The government’s promise to halve and then abolish air passenger duty (APD) in Scotland would be “totally counterproductive” say leading environmentalists, who are pressing for the tax to stay.
The SNP government wants to help the Scottish economy by cutting APD 50 per cent in April 2018 and then getting rid of it altogether “when public finances permit”. But the plan has provoked growing opposition because it could make it more difficult to meet Scotland’s ambitious targets to combat climate change.
“All this cut will do is to leave a handful of regular fliers slightly better off, the aviation industry a little richer, and the tax man and the environment very much the poorer,” he told the Sunday Herald.
Robinson pointed out that abolishing APD would cost the Scottish Government £250 million a year, and send the wrong message to the Paris climate summit at the end of the month. “Domestically the idea of removing this tax-cut feels a totally counterproductive signal to public engagement,” he said.
For Friends of the Earth Scotland, the plan to cut APD was a “major blot” on the government’s record. WWF Scotland pointed out that the government’s own analysis showed that APD would increase climate emissions from flying, while the Scottish Greens said that scrapping it “would put money in the pockets of wealthy frequent-fliers and profit-heavy airlines.”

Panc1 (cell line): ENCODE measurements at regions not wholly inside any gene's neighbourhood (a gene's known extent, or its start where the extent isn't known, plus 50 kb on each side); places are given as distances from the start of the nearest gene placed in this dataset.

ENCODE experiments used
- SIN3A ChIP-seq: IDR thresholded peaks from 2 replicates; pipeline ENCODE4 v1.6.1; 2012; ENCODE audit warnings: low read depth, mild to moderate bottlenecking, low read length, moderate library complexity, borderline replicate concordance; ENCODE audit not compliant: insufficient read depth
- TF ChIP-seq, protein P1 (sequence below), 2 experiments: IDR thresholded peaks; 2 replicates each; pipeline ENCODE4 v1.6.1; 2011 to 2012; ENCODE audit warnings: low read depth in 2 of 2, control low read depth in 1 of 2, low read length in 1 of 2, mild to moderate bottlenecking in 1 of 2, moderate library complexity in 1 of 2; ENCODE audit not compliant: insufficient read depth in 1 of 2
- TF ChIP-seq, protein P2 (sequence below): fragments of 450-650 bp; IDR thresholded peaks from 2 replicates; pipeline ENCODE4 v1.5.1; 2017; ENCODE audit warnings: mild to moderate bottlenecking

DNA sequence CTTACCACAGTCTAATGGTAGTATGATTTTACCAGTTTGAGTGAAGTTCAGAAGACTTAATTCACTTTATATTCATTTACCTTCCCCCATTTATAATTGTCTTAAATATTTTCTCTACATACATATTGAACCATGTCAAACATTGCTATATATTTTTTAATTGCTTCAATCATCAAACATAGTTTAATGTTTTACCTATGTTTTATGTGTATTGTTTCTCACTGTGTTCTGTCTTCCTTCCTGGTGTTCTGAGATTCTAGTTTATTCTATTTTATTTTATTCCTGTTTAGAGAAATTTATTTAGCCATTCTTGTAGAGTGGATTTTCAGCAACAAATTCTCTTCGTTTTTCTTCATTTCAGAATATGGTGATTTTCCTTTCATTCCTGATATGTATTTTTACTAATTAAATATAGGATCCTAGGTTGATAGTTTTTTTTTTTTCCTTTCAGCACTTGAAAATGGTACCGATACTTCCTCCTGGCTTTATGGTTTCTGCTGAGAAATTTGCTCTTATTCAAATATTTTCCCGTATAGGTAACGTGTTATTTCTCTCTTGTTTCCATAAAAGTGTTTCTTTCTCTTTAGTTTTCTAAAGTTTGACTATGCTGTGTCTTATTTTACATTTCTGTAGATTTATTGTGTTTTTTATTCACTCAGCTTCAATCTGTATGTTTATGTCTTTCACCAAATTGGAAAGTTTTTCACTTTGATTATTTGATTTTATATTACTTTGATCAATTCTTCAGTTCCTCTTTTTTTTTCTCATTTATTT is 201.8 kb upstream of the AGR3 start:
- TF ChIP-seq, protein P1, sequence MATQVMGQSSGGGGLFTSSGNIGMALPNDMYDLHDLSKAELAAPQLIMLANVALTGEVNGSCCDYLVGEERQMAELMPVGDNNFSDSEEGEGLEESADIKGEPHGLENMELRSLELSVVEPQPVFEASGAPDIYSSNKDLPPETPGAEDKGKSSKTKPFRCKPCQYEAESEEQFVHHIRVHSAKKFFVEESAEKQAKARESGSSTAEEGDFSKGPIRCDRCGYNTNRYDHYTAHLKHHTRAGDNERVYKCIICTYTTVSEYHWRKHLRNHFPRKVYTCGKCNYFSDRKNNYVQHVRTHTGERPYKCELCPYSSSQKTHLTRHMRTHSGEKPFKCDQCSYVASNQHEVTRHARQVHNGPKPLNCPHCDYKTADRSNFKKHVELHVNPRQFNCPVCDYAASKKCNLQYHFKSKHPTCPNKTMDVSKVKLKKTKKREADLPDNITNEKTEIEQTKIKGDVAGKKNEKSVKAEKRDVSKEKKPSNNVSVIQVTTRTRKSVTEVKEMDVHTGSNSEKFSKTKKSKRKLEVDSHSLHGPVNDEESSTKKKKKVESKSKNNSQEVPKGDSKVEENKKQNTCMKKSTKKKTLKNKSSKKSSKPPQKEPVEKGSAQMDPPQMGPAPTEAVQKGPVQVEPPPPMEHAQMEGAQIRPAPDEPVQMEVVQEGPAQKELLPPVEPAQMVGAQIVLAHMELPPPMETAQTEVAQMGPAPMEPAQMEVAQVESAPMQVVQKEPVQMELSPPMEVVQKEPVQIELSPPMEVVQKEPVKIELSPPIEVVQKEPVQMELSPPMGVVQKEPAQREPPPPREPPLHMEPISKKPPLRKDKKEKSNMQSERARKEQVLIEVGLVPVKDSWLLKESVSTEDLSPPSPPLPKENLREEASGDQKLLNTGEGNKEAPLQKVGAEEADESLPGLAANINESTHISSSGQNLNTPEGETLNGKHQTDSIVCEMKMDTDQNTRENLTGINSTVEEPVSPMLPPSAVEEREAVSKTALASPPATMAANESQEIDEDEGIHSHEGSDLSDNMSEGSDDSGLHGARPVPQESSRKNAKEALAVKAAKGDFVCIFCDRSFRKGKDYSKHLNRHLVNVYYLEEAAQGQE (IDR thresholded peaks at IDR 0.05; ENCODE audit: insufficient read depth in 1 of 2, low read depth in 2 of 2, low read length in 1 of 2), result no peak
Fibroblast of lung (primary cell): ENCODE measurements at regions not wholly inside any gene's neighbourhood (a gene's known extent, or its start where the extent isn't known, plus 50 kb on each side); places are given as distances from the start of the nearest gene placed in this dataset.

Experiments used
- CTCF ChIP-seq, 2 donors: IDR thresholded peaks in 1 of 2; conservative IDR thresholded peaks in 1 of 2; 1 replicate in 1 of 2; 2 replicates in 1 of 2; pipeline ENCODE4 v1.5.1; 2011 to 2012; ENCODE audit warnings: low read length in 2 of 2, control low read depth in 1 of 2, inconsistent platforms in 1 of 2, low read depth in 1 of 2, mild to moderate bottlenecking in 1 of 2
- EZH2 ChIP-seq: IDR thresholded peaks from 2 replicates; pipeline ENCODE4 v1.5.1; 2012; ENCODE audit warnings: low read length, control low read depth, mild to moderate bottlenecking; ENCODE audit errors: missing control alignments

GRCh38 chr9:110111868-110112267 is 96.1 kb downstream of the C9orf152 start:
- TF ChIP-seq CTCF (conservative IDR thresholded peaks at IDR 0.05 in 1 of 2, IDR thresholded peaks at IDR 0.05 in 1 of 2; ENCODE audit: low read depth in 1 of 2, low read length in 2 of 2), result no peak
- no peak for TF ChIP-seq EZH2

The Scottish Government, however, strongly defended its plans, arguing they would generate “sustainable growth” by improving airport connectivity. “UK APD has been the most expensive tax of its kind in Europe and continues to act as a barrier to Scotland’s ability to secure new direct air routes and maintain existing ones,” said a government spokeswoman.
“We recognise that there are also important environmental issues to consider and that is why we are working with environmental groups on our APD stakeholder forum and we will be undertaking and publishing a strategic environmental assessment alongside the development of our legislative proposals.”
The government was backed by Edinburgh Airport. “The sooner they do it the better,” said an airport spokesman. “Scrapping this punitive travel tax - which hampers economic growth and forces hard working families to pay restrictive additional travel costs – will give Scotland greater bargaining power with airlines and help allow the country to flourish across the globe.”